A database from Sanrio Co. Ltd., the company behind Hello Kitty, has been published online for the first time, proving once and for all that the company was hacked.
News of the hacking emerged in December 2015, when a copy of the database was alleged to have been found on the dark web by security researcher Chris Vickery. It included first and last names, birthday, gender, country of origin, email addresses, non-randomized SHA-1 password hashes, password hint questions, their corresponding answers and other data points — in short, a lot of valuable data. Users were advised to change their passwords, but Sanrio denied that any data had been stolen at the time.
Any question about the veracity of the hack has now been answered with leak search engine LeakedSource having added the Hello Kitty database to its service last weekend. The database is said to include 3.3 million records from sanriotown.com including 186,261 Hello Kitty fans who are younger than 18. Fortunately, the published record has been stripped of anything but personal details, with other data being removed. Strangely, though, the data on LeakedSource now includes the field “incomeRange” next to every user with values running from 0 to 150, although it isn’t clear what those numbers actually mean.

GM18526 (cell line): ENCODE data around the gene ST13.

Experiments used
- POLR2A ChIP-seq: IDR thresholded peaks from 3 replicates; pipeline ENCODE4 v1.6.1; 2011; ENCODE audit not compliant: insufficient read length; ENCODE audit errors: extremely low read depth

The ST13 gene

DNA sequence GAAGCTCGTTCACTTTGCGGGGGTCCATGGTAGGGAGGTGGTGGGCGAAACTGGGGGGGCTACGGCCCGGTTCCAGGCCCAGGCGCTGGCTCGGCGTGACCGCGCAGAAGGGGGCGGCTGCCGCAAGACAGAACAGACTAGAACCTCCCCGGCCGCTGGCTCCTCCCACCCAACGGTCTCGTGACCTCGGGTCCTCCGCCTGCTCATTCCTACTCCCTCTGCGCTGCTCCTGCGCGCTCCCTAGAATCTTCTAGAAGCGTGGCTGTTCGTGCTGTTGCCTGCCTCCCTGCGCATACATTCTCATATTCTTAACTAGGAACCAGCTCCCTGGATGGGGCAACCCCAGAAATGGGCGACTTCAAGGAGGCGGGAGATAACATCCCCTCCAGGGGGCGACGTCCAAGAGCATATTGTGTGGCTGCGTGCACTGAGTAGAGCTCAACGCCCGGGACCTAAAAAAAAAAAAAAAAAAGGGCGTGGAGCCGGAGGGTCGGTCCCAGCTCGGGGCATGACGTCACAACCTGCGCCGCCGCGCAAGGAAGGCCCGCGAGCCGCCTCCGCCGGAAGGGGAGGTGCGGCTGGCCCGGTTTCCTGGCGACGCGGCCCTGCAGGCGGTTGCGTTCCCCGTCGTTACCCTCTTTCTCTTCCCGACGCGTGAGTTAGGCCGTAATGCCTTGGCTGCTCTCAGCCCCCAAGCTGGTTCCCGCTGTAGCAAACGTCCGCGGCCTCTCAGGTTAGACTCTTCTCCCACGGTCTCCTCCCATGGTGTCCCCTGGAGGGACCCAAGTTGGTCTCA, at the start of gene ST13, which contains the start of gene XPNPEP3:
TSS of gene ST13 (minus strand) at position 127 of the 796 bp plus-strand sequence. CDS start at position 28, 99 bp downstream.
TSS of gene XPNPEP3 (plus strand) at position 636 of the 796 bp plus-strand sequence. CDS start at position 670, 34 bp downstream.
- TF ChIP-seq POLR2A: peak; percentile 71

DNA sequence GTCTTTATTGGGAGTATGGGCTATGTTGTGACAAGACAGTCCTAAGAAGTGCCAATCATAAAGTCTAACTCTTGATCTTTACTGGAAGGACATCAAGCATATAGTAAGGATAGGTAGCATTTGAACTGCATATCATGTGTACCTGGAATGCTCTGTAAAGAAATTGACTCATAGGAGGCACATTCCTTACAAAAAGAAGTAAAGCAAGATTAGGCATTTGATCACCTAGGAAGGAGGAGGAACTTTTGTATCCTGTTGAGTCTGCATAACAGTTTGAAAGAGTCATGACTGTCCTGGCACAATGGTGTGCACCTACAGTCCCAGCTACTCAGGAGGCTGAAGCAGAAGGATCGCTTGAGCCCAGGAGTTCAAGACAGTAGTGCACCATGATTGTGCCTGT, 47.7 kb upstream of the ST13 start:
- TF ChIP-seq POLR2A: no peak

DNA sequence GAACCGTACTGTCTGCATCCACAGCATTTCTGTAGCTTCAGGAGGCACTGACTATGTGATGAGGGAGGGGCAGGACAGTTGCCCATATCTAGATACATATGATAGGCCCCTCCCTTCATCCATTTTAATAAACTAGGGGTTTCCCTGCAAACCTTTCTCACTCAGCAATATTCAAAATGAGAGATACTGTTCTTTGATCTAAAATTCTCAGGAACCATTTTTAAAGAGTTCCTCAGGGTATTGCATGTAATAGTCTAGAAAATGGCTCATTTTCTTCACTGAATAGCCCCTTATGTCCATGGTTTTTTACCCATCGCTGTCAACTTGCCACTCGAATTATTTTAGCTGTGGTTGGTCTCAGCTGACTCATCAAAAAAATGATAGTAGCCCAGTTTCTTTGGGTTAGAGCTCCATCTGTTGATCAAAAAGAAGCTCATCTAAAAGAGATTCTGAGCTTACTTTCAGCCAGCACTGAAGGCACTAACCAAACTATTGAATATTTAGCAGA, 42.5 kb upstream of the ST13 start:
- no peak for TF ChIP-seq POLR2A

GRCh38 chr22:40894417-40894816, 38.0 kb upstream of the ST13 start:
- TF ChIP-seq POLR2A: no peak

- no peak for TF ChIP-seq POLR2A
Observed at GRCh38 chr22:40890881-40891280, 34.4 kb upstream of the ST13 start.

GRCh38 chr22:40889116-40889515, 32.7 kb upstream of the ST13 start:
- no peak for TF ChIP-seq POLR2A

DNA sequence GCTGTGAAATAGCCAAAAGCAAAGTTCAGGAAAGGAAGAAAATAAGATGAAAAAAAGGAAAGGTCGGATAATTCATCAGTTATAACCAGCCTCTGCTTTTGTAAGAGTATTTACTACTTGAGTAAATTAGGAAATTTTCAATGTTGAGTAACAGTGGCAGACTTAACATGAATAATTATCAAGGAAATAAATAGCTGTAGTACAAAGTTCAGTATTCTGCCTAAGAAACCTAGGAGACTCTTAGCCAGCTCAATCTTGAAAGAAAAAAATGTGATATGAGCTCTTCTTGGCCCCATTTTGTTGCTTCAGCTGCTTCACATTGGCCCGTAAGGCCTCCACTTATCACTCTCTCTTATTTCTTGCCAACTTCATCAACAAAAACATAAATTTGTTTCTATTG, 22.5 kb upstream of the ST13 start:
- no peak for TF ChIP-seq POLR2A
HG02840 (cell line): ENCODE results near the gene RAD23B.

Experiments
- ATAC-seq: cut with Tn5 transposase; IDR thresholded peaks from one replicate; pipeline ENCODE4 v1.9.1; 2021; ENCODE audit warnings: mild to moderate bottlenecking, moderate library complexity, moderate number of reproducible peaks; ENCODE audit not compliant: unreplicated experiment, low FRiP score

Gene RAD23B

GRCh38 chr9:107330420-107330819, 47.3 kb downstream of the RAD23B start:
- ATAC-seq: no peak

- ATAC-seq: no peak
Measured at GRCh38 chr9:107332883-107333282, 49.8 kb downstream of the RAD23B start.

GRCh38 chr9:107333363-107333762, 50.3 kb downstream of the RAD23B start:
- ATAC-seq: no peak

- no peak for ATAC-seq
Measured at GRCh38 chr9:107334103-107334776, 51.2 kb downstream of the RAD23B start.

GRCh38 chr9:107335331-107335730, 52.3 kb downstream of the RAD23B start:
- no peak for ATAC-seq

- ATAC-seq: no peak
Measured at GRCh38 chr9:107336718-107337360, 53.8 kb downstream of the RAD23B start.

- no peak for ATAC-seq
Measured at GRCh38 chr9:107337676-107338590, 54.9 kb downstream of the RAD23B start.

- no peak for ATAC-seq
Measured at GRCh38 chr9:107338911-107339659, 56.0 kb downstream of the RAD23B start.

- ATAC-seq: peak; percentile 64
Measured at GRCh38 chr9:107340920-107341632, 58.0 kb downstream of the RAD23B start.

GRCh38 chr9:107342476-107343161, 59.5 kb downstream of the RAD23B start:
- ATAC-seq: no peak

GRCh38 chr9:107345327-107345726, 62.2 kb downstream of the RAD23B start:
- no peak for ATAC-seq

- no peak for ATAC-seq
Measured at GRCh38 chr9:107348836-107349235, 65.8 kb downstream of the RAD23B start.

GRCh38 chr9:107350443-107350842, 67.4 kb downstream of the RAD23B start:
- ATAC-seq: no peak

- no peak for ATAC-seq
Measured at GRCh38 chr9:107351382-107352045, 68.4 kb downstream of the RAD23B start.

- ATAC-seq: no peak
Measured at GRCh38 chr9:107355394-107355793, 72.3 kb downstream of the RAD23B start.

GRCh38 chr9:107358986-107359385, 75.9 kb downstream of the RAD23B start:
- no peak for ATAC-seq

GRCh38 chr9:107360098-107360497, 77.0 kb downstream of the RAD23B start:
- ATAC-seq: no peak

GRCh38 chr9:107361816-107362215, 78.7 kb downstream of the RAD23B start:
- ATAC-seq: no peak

“As was the case previously, the fear is that the exposed database could cause problems for those registered, especially the children,” Steve Ragan, who first noted the dump on LeakedSource, wrote at Salted Hash. “It’s hard enough to deal with ID theft related issues as an adult. Such issues are only compounded for children, as the problems might not materialize for several years.”
As SiliconANGLE wrote at the time the story originally broke, the Hello Kitty hack, along with the hack of smart toymaker VTech before it, may be indicative of a disturbing shift by bad actors to target children. Before, they had primarily targeted services frequented by adults.
It may be somewhat flippant to quote the famous line from “The Simpsons,” “Won’t someone think of the children?” but in this case it seems apt. Anyone who has created a Sanrio Hello Kitty account and hasn’t changed the password yet should do so now.